J. C. Morris died intestate leaving no spouse or children surviving. He left no real property. His known heirs are: two sisters, two brothers, and the two children of a deceased sister. Appellant, Reuben Howard Thompson, contends that as the son of Elmer Sam Morris, the deceased brother of J. C. Morris, he is an heir. The probate and trial courts found that appellant was an illegitimate child and could not inherit. We do not agree and reverse the trial court's denial of certiorari.
Mrs. Elizabeth Brown, appellee and administratrix of the estate, filed a petition in the Floyd County Probate Court to determine the heirs. The probate court held that appellant was not an heir. Appellant filed exceptions to the order and filed a motion to have it vacated. The exceptions were overruled and the motion denied. Appellant filed a petition for certiorari to the Floyd County Superior Court, and it was denied.
The main witnesses at the hearing were: Sam's two sisters, appellant, and appellant's two neighbors. Both of Sam's sisters lived out of town and visited him only occasionally. They testified that Sam was married to Lottie Morris. Neither was present at the time of the marriage and there was no evidence of a ceremonial wedding. Lottie and Sam had no living children. Both sisters were introduced to appellant as Sam's son. One of the sisters produced a Bible in which appellant was listed as Sam's son. Neither testified that they knew Sarah Anita Thompson, appellant's mother, and both testified that at the time of Sam's death he was married to Lottie.
The neighbors and appellant testified that at the time of appellant's birth in 1949, Anita, Sam, and Anita's mother lived as a family. Anita and Sam held themselves out as husband and wife. Anita talked about wanting a church marriage, but she referred to Sam as her husband. Sam referred to Anita as his wife. Sam acknowledged appellant as his son to the community, and family members. Church and school records showed that appellant used the name Morris. Sam continued to live with Anita and appellant until sometime during the mid-to-late '50s when he began leaving and returning only occasionally.
It is unclear what happened between Anita and Sam. Appellant questioned his mother about his father, but never found out why he finally left. Both Anita and Elmer died in 1962 when appellant was 12 years old. Anita's death certificate, filled out with information provided by her mother, lists Anita's marital status at the time of death as "divorced."
The superior court disagreed with the probate court that Sam might be appellant's father and held that beyond a reasonable doubt he was appellant's father. The court found that there was no marriage between appellant's parents because: 1) Elmer was married to Lottie and that his marriage to her continued until the time of his death in 1962; 2) The relationship between Anita and Sam was never legitimated by a ceremonial or common-law marriage because the marriage to Lottie was not dissolved; and 3) There was testimony that Elmer continued to make his home with Lottie. The court agreed with the probate court's reasoning and reliance on Poulos v. McMahan, 250 Ga. 354 (297 SE2d 451) (1982)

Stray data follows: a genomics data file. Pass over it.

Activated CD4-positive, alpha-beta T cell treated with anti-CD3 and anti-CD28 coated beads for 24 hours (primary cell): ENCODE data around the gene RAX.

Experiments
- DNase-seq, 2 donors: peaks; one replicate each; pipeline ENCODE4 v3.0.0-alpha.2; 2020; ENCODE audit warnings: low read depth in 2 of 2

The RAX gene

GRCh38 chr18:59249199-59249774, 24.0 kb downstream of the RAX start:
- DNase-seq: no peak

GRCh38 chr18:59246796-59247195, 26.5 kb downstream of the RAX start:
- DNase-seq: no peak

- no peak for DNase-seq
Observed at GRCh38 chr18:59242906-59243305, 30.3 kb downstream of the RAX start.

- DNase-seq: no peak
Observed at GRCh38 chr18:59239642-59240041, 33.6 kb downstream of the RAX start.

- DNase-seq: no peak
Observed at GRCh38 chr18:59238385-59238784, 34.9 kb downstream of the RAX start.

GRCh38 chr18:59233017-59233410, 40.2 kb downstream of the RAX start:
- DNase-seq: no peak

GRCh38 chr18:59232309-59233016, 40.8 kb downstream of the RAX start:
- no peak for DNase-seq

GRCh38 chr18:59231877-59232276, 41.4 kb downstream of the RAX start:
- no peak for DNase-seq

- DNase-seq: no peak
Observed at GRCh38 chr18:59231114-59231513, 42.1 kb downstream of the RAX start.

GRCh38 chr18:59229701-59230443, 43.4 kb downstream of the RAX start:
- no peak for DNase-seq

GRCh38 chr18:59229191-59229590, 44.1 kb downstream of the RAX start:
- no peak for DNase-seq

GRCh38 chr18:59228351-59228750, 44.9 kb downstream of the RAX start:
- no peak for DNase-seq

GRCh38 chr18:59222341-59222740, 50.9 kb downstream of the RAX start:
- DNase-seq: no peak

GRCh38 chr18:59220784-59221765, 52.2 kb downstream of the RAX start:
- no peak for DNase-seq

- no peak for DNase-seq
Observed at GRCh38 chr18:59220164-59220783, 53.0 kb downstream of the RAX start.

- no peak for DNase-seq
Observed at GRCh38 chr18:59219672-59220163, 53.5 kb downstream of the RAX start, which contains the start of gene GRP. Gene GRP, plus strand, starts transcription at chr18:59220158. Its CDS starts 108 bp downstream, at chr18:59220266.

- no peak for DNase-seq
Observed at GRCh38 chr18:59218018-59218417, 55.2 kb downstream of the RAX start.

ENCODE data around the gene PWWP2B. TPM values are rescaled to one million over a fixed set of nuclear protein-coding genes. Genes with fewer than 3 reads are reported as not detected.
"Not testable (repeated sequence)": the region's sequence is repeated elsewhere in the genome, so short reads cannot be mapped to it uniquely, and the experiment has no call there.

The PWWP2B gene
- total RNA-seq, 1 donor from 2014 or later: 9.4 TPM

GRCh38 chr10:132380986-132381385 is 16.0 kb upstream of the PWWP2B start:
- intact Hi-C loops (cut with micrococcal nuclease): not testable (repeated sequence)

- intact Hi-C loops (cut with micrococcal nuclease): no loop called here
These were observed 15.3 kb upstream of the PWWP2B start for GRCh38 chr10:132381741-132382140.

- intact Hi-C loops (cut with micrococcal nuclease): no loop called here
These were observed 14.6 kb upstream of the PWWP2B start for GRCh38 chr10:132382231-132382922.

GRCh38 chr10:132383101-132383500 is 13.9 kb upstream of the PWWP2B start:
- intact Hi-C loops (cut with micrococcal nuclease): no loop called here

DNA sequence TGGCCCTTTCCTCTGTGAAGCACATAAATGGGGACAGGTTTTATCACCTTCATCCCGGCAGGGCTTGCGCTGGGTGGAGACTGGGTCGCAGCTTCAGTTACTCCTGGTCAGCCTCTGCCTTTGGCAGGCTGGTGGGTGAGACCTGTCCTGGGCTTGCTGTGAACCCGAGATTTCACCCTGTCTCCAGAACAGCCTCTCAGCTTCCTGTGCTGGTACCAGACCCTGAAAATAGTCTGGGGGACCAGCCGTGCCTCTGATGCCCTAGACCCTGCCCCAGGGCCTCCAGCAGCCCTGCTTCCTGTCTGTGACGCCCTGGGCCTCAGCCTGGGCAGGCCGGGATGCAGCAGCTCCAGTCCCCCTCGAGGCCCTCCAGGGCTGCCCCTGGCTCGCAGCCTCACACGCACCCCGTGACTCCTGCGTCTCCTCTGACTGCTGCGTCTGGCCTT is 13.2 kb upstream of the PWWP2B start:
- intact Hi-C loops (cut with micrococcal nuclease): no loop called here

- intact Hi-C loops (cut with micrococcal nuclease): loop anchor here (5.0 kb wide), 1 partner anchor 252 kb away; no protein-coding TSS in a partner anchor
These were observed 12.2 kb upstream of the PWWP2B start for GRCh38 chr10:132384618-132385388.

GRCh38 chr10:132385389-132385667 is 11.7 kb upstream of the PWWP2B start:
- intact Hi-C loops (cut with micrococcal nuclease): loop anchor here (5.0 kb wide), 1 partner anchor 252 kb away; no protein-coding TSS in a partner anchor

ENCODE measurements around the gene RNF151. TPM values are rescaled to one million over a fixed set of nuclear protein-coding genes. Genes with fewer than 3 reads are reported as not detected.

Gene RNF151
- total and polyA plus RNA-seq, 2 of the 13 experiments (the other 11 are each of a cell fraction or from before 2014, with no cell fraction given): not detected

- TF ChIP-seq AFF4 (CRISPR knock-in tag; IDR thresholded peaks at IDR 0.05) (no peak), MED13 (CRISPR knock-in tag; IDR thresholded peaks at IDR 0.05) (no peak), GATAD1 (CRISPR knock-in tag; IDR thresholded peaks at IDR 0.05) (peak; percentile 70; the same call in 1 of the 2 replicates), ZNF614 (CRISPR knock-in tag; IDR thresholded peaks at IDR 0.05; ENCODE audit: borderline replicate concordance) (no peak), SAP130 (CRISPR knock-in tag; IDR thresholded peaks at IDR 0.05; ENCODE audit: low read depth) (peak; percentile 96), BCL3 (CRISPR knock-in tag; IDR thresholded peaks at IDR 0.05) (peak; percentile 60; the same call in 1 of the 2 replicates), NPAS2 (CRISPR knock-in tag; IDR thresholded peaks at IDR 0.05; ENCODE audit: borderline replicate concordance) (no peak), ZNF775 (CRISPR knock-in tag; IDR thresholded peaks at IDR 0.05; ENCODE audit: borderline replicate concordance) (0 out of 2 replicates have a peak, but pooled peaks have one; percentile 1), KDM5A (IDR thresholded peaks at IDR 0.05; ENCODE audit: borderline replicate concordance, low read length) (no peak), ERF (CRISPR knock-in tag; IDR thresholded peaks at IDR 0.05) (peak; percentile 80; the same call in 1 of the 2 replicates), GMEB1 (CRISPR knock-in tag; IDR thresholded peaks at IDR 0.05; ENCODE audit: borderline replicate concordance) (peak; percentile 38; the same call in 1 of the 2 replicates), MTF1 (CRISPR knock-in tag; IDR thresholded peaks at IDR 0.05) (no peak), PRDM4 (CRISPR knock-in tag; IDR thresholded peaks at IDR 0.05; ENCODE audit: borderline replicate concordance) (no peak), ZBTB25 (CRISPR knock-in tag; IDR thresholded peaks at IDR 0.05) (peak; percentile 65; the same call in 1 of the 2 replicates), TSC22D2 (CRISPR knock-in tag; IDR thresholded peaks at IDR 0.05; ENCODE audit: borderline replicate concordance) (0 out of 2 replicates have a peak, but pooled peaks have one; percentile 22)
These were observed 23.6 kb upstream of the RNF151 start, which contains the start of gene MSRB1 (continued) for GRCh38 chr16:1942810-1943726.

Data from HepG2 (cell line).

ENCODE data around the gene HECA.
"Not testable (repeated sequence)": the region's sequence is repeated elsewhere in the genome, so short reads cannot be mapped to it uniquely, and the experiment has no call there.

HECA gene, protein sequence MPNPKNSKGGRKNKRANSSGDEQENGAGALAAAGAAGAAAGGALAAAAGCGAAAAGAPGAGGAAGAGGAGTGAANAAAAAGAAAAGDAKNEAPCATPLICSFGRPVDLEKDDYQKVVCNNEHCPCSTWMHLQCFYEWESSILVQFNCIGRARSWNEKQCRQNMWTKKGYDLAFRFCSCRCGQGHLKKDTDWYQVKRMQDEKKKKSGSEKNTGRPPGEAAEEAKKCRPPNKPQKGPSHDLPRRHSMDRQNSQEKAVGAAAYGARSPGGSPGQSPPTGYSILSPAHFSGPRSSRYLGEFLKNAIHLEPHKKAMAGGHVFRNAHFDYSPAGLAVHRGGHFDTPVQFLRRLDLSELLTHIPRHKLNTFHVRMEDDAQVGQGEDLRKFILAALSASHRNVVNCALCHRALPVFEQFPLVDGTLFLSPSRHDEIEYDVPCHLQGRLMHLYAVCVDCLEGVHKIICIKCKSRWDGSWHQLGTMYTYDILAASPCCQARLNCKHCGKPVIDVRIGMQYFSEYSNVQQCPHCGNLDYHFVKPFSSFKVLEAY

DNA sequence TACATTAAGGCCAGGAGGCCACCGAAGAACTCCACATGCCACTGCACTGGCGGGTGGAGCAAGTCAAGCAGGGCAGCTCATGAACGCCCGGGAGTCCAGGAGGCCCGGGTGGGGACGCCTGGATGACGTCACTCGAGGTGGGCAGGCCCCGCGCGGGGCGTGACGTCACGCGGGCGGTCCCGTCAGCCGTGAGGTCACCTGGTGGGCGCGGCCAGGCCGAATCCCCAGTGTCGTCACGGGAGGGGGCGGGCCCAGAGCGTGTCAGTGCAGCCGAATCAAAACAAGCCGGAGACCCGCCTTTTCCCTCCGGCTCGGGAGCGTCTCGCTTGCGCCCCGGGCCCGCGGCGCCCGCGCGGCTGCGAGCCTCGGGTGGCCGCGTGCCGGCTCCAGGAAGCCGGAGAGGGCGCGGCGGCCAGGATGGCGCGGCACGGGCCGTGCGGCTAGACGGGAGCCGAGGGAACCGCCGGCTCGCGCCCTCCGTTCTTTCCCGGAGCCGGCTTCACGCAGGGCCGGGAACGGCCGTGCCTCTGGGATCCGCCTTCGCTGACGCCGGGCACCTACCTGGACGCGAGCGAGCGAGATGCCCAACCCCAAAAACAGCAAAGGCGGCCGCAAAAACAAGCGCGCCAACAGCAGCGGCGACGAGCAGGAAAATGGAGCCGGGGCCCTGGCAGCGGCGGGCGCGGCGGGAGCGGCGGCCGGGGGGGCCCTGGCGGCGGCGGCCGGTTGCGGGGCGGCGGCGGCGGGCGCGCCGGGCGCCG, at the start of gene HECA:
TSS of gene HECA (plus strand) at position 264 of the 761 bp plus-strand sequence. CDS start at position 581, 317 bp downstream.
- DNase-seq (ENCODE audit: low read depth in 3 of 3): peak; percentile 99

, that appellant was incapable of inheriting through his father's family since there had been no adjudication of paternity during Sam's lifetime.
1. We begin with appellant's second enumeration of error in which he contends that the trial court erred in denying certiorari because it found that appellant's right to inherit from his father or his father's family depended upon a valid marriage between his parents. We agree.
The court order clearly states only one reason for failing to find a marriage between appellant's parents, and that was Sam's previously undissolved marriage to Lottie. The marriage to Lottie prevented Sam from being able to contract a valid marriage with Anita. See OCGA 19-3-2
(1). But it did not prevent an apparent common-law marriage, void though it may have been, between Anita and Sam. See OCGA 19-3-5
(a). The void marriage in this case did not result in appellant being an illegitimate child. "Georgia abandoned the common-law rule that made the children of a void marriage illegitimate, and adopted the civil-law rule that the [children] of certain void marriages, before they were annulled, were to be considered legitimate. This change as to certain void marriages appeared in the Code of 1863 ( 1657)." Campbell v. Allen, 208 Ga. 274
, 279 (66 SE2d 226
) (1951). It now appears in OCGA 19-3-5
(a) as follows: "Marriages of persons unable to contract, unwilling to contract or fraudulently induced to contract shall be void. However, the issue of such a marriage born before the marriage is annulled and declared void by a competent court shall be legitimate."
Appellant was born of a void marriage between his parents. There being no evidence that the marriage was annulled before appellant's birth, the court erred in holding that appellant's right to inherit from his father or his father's family depended upon a valid marriage between his parents.
2. Division 1 renders appellant's constitutional challenge to Poulos v. McMahan, supra, moot.
Jerry L. Minge, W. Gene Richardson, for appellees.